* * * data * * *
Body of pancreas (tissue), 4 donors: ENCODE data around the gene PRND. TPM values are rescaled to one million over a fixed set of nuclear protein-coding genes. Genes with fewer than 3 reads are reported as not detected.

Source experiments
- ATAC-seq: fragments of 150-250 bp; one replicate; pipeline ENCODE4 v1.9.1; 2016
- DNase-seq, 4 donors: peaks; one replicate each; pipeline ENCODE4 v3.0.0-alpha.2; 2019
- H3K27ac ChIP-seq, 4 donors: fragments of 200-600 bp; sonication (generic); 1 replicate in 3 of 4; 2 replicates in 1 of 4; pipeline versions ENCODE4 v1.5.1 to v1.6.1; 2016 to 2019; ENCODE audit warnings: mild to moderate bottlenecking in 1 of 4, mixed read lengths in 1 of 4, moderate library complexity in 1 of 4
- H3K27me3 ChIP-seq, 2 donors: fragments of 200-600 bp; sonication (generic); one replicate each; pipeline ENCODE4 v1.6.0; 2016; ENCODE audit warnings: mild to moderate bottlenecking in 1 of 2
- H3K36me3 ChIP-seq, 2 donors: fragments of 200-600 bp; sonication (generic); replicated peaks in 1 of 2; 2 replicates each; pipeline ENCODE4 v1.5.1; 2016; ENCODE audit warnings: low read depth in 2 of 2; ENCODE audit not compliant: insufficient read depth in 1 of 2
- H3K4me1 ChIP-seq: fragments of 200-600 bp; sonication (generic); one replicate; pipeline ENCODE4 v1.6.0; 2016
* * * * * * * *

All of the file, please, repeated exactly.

Body of pancreas (tissue), 4 donors: ENCODE data around the gene PRND. TPM values are rescaled to one million over a fixed set of nuclear protein-coding genes. Genes with fewer than 3 reads are reported as not detected.

Source experiments
- ATAC-seq: fragments of 150-250 bp; one replicate; pipeline ENCODE4 v1.9.1; 2016
- DNase-seq, 4 donors: peaks; one replicate each; pipeline ENCODE4 v3.0.0-alpha.2; 2019
- H3K27ac ChIP-seq, 4 donors: fragments of 200-600 bp; sonication (generic); 1 replicate in 3 of 4; 2 replicates in 1 of 4; pipeline versions ENCODE4 v1.5.1 to v1.6.1; 2016 to 2019; ENCODE audit warnings: mild to moderate bottlenecking in 1 of 4, mixed read lengths in 1 of 4, moderate library complexity in 1 of 4
- H3K27me3 ChIP-seq, 2 donors: fragments of 200-600 bp; sonication (generic); one replicate each; pipeline ENCODE4 v1.6.0; 2016; ENCODE audit warnings: mild to moderate bottlenecking in 1 of 2
- H3K36me3 ChIP-seq, 2 donors: fragments of 200-600 bp; sonication (generic); replicated peaks in 1 of 2; 2 replicates each; pipeline ENCODE4 v1.5.1; 2016; ENCODE audit warnings: low read depth in 2 of 2; ENCODE audit not compliant: insufficient read depth in 1 of 2
- H3K4me1 ChIP-seq: fragments of 200-600 bp; sonication (generic); one replicate; pipeline ENCODE4 v1.6.0; 2016